Passing on the Right: an academic necessity

Conservative demagogues have long argued the existence of institutional discrimination against conservative professors in the academy. This discrimination, they argue, occurs through the various forms of hyper-partisan peer-review processes, discriminatory hiring practices, ousting of conservative professors and denial of tenure to conservatives. While there is a kernel of truth to these accusations, as with most, Passing on the Right: Conservative Professors in the Progressive University, by Professors Jonathan Shields and Joshua Dunn, is the first cohesive attempt to examine these claims under the microscope of the pseudo-scientific method employed by the social sciences. As such, it is a must-read for any student and professor who wishes to legitimately call themselves an academic.

Shields and Dunn interviewed 153 conservative American professors from 85 institutions and most departments in the social sciences and humanities, many of whom remain “closeted” conservatives to this day. A vast majority of these professors remained anonymous in the book, fearing that their peers, students and administrators would discover their true beliefs; several interviewees equated their meetings with Shields and Dunn with spy craft.

Through the anecdotal evidence provided by the interviews and the limited research conducted into academic bias against conservatives, Shields and Dunn were able to conclude that, while there are many disturbing cases of discrimination against conservatives and libertarians, very little of it is institutionalized. Rather, Shields and Dunn found that most forms of discrimination are perpetrated by individual academics or by assumptions about conservatives made by a field, with most incidences of such discrimination occurring apparently subconsciously and without malice.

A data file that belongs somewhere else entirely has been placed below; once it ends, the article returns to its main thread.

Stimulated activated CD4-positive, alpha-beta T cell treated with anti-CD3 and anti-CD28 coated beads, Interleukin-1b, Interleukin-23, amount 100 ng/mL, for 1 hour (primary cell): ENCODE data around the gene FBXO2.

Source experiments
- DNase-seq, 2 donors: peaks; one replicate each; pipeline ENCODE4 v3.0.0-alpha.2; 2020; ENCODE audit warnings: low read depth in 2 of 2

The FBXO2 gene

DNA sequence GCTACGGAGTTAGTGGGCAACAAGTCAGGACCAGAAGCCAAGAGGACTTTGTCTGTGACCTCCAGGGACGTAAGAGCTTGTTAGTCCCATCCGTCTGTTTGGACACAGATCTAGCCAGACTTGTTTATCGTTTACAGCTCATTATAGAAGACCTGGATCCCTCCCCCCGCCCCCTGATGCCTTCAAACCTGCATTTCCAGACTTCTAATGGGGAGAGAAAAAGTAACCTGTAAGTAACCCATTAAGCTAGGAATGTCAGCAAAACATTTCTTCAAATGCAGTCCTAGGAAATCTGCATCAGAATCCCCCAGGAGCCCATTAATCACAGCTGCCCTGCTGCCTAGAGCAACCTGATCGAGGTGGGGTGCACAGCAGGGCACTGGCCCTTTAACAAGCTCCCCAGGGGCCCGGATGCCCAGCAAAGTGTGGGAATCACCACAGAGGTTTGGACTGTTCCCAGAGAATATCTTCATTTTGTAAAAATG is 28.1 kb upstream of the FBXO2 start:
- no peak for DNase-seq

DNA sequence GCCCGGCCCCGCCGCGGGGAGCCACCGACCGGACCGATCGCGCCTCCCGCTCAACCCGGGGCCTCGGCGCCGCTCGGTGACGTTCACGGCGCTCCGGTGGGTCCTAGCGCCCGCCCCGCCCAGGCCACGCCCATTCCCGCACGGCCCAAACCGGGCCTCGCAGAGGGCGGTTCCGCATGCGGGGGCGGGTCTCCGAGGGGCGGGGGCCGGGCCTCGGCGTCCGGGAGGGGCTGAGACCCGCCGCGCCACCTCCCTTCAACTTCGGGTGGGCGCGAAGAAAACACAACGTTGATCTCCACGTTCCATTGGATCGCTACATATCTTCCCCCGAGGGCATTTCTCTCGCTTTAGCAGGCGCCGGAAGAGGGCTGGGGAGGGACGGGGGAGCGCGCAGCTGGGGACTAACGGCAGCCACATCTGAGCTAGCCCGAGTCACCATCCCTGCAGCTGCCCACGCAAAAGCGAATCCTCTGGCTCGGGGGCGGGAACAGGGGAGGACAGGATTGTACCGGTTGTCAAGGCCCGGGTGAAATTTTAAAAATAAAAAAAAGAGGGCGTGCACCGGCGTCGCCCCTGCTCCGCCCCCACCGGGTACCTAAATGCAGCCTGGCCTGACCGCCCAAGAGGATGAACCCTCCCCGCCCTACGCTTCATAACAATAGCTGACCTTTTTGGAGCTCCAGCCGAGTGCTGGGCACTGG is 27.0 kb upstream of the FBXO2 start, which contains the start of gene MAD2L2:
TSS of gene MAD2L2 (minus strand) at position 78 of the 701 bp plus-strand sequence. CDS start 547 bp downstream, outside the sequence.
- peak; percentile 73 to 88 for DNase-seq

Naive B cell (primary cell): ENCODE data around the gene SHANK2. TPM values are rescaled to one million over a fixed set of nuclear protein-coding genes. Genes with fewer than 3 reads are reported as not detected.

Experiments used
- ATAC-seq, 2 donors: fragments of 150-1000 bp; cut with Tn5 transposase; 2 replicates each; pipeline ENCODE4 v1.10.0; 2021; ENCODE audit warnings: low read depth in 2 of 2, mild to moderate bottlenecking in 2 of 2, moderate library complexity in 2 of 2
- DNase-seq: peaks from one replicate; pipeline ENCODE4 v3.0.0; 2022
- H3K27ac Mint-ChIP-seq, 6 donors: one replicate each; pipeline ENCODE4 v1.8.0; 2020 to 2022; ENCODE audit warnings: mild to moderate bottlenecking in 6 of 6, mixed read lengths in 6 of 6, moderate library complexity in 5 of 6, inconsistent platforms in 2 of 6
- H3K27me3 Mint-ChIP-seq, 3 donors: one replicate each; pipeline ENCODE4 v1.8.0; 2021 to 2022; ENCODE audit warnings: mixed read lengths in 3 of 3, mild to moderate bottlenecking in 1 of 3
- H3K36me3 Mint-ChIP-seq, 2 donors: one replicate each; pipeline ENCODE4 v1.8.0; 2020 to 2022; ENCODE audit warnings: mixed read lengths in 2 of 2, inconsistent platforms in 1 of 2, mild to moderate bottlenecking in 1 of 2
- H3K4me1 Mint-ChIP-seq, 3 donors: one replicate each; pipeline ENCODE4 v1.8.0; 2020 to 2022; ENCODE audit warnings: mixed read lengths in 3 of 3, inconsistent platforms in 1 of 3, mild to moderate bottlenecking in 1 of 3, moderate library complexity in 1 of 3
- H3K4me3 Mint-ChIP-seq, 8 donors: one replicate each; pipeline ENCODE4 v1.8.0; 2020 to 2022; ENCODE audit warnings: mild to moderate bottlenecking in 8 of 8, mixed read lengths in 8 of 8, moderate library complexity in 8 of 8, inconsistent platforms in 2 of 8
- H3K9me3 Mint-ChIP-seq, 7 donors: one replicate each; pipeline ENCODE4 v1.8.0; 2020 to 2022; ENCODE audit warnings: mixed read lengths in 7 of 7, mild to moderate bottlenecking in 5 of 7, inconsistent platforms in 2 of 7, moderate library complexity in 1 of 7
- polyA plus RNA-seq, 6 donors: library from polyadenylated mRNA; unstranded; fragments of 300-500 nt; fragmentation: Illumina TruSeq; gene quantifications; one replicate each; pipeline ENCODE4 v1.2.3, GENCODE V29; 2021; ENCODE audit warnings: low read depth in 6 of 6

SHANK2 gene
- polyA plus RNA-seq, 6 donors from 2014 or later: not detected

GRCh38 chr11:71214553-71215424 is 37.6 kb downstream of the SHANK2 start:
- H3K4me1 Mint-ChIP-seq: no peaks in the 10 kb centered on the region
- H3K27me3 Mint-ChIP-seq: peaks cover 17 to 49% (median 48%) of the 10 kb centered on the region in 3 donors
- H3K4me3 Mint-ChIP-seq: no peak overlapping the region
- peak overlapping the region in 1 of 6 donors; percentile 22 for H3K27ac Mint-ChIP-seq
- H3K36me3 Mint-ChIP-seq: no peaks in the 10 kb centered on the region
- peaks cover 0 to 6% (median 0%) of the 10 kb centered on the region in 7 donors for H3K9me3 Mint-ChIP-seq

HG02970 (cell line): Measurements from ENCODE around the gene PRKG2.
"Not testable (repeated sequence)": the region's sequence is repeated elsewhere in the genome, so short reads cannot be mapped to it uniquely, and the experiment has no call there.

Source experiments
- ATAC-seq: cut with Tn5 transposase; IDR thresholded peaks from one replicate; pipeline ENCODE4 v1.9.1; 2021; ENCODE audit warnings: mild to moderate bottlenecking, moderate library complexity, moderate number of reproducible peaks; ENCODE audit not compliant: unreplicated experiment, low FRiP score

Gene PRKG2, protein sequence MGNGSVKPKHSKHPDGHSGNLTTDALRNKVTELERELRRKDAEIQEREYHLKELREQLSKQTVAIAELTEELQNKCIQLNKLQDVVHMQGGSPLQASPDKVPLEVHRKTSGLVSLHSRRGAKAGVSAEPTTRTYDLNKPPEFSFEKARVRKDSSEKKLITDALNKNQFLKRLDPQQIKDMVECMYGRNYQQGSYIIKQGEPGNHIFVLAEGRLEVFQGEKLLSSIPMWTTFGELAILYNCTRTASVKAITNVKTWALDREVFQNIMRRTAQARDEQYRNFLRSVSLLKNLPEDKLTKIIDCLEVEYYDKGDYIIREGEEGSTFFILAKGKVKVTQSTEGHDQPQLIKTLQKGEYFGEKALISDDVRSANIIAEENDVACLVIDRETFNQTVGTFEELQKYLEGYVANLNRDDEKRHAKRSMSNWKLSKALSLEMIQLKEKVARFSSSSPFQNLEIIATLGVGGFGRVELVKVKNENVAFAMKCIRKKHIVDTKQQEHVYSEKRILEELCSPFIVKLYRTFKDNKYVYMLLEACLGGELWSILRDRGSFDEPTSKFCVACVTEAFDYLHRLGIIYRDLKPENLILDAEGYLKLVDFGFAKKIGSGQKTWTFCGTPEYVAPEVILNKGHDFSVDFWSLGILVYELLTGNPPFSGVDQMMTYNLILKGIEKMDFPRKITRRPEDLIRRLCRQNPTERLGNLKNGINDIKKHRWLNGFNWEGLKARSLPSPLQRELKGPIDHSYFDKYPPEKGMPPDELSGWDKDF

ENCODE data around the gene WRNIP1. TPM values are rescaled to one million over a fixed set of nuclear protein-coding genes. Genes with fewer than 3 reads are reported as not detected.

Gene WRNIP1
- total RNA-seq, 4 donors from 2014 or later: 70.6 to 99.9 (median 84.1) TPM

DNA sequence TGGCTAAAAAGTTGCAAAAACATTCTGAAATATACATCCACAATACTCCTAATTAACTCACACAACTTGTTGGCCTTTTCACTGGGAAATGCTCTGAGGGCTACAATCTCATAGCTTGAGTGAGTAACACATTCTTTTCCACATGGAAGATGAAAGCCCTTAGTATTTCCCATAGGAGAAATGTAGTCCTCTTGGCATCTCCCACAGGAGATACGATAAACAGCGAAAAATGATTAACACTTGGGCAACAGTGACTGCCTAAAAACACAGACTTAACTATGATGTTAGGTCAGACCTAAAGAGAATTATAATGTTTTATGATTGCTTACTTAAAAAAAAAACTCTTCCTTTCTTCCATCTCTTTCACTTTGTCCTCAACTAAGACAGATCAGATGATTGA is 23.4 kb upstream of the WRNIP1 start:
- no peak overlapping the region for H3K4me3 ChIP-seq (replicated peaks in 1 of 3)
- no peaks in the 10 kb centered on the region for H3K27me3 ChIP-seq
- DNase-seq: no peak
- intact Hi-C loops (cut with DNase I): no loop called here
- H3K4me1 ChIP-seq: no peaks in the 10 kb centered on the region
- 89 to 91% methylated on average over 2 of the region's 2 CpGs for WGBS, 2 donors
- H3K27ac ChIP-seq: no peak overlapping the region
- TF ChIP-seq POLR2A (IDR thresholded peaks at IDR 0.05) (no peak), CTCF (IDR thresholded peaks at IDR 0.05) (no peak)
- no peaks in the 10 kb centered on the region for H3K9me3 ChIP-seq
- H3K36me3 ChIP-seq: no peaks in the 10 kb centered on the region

While it is reassuring that the research produced no evidence of institutional discrimination against political minorities, the findings of subtle discrimination in Passing on the Right are nonetheless disturbing.

First, rather than finding evidence of codified discrimination in hiring, tenure and peer review processes, Shields’ and Dunn’s research finds hidden bigotry in these processes. A rather significant minority of sociologists (30 percent) said that they would vote against hiring a candidate if they knew them to be Republican, and 37 percent of philosophers said that they would intentionally hire a Democrat over a Republican. Only a plurality of conservative professors (45 percent) concretely believed that they would have been hired for their first tenure-track job had their political views been well-known in the department ahead of their hiring.

Limited windows into peer review processes show more blatant political biases against conservative scholars. Mark Regnerus, a sociologist at the University of Texas, published an unpopular paper in Social Science Research which concluded that children raised by same-sex parents “fared worse” than those raised by heterosexual parents. The largest critique made throughout the sociological world: the review panel of three liberal and three conservative thinkers wasn’t “balanced” enough (code for “too conservative”), in spite of the fact that peer reviews are almost always liberally dominated. Regnerus and his research were subjected to a witch hunt, led by a prominent critic of Regnerus, which concluded that if Regnerus’ peer review process was more balanced—even though all six reviewers voted to publish—such conservative findings would not have been allowed to be published.